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Everything You Always Wanted to Know About Children's Publishing (But Were Afraid to Ask)

I love London. I lived there during law school. It's filled with fantastic museums. Soho is awesome. Hyde Park is beautiful. I learned I loved curry and Indian food. Who doesn't love Downton Abbey? Now I have another reason to like London because I found a blog post from the UK that summarizes most all of what I would say about breaking into the children's book publishing world. When we set out to publish our first book in the River Royals series, I would have loved to find the above post that begins by asking questions all aspiring children's book authors have asked themselves:

"What do you have to do in order to be a successful children's book author these days? Write a great story, naturally, but what about getting an agent, and marketing your book, and tweeting, and branding, and finding the right editor to work with, and entertaining school children while dressed up as a giant bunny [or in my case, a yellow southern belle] and wielding a glitter gun?"    

Yes! Finding those answers would be like finding the Holy Grail of KidLit! Turns out, as you are probably well aware, getting published and becoming a successful children's book author is not that easy. You can do all the right things, check all the boxes and still not get published and have a successful career. On the other hand, chances are good that won't see your book on the shelves at Barnes & Noble unless you follow some basic guidelines.

So, enjoy some English Breakfast Tea, with a little milk, and read the super English blog post above. Then, in case you'd like my two cents on the subject after years of what seemed like running in place to then visiting five states and almost 100 schools in one year, keep reading.

1. Rejection will happen and it's not necessarily a bad thing.  River Royals was rejected approximately 30 times (from agents and publishing houses) before we heard YES!  Most came in the form of fill-in-the-blank standard rejections. In fact, we only received one really nice rejection. That sounds like an oxymoron, but you come to appreciate nice rejections. Keep trying. It only takes one publisher. Word on the street is that Gone With the Wind was rejected 80 times. Now, next to the Bible, it's been printed more than any book in history. John Grisham self-published A Time to Kill after failing to land a publisher and before The Firm launched his career. 

The River Royals continued to take some hard knocks even after getting published. Some came in the form of bookings that resulted in no interest and awkward conversation among book fair hosts (despite the fact that I was dressed in the aforementioned yellow southern belle costume). Some came in the form of presenting to hundreds of children, then selling five books. Last year was a learning curve, and we learned a LOT! You learn what works and what doesn't. The main thing is to keep working.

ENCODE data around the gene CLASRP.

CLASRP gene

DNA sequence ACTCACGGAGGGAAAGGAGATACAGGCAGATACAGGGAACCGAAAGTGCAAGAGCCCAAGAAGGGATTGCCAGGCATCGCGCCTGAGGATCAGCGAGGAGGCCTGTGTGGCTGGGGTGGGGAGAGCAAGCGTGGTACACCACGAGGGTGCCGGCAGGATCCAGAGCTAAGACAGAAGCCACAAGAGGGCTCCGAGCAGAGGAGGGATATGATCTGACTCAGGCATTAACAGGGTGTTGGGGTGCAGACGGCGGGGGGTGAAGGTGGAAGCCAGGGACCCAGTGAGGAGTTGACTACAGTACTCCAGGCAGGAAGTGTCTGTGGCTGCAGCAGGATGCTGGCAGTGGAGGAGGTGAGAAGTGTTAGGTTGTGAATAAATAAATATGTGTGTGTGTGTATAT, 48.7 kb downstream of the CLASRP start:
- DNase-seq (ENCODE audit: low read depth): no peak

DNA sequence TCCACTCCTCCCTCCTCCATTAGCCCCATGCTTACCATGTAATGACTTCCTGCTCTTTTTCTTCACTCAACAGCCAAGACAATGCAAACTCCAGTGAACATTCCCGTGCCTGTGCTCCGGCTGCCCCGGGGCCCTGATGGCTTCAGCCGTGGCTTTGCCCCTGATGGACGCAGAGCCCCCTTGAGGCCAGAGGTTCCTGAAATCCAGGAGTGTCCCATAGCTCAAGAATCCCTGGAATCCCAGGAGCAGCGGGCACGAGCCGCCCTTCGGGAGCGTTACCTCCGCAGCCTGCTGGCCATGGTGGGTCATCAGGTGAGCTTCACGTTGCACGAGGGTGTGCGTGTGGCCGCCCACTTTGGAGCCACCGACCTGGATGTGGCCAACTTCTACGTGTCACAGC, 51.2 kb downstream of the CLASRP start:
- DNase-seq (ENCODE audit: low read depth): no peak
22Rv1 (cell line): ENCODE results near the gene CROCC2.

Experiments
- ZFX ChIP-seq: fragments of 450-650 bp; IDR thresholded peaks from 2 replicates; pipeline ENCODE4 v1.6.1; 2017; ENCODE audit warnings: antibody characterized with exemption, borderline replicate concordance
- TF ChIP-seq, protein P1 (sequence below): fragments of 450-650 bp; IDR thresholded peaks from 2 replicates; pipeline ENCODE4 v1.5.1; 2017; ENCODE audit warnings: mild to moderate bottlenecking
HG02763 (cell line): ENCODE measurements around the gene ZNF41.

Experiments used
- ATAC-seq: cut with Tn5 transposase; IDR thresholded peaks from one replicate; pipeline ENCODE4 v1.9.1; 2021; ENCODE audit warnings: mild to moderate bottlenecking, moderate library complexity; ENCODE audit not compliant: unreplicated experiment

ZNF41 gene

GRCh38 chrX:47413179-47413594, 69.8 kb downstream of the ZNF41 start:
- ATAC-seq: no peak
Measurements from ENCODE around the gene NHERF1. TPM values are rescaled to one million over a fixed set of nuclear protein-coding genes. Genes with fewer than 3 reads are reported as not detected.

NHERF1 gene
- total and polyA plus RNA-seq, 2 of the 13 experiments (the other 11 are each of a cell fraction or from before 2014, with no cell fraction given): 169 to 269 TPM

2. Consider working for free. You may be thinking, "Why in the world would I do that?! I'm in this to make money!"

First, I hate to be the bearer of bad news, but this is not a lucrative business. In fact, you'll be required to invest time and money to get off the ground. A small percentage of authors hit it big with Disney movies and figurines at Target, but I can count that number on one hand.

Second, you'll be overpaid with precious comments from little readers. My favorite one last year came from Ainsley at Pulaski Academy in Little Rock, Arkansas. With great enthusiasm, she told us, "I usually do not like reading, but after you came to my school, I LOVE reading." See? Overpaid.

Third, you don't have to work for free forever. Consider visiting schools without charging an honorarium initially, but ask that your order forms are sent to interested parents prior to your arrival. Hopefully you will sell some books that way, and most importantly, you will begin building your "platform."

3. What is a platform and why do people keep stressing that I build a larger one? A platform is a comprehensive plan detailing your target audience, why your audience will be interested in following you and how you intend to reach your followers (through social media and public events). Even if you are fortunate enough to land a killer contract with one of the big five publishing houses, branding and marketing yourself as an author is going to largely fall on your shoulders. There are too many books published a year and marketing is too expensive for houses to help get your name out there.

PRIOR to approaching houses, have an attractive website, blog interesting topics consistently on your site and grow your Twitter followers (3-4 posts a day) and Facebook friends (2-3 posts a week). A good rule of thumb for gathering followers is to make 80% of your posts about topics relevant to the publishing world and only 20% shameless plugs for your book. The larger platform you have, the more attractive you are going to be to agents and editors. Show them you are willing to work hard.

4. Think outside the box. This does not mean sending your query letter on hot pink paper. Really, don't do that. Send in a query letter that you have rewritten many times over many days that has a great hook and concisely sells your book and you, in that order (another post for another day). I know the hard and fast rule, "thou shalt not use the telephone to contact agents and editors!" This is true 99% of the time. However, we've had some luck picking up the telephone. What??! It's true. Main rule on that note, be very nice to the receptionist. She is the gatekeeper. Rely much more heavily on an amazing query letter - on white paper.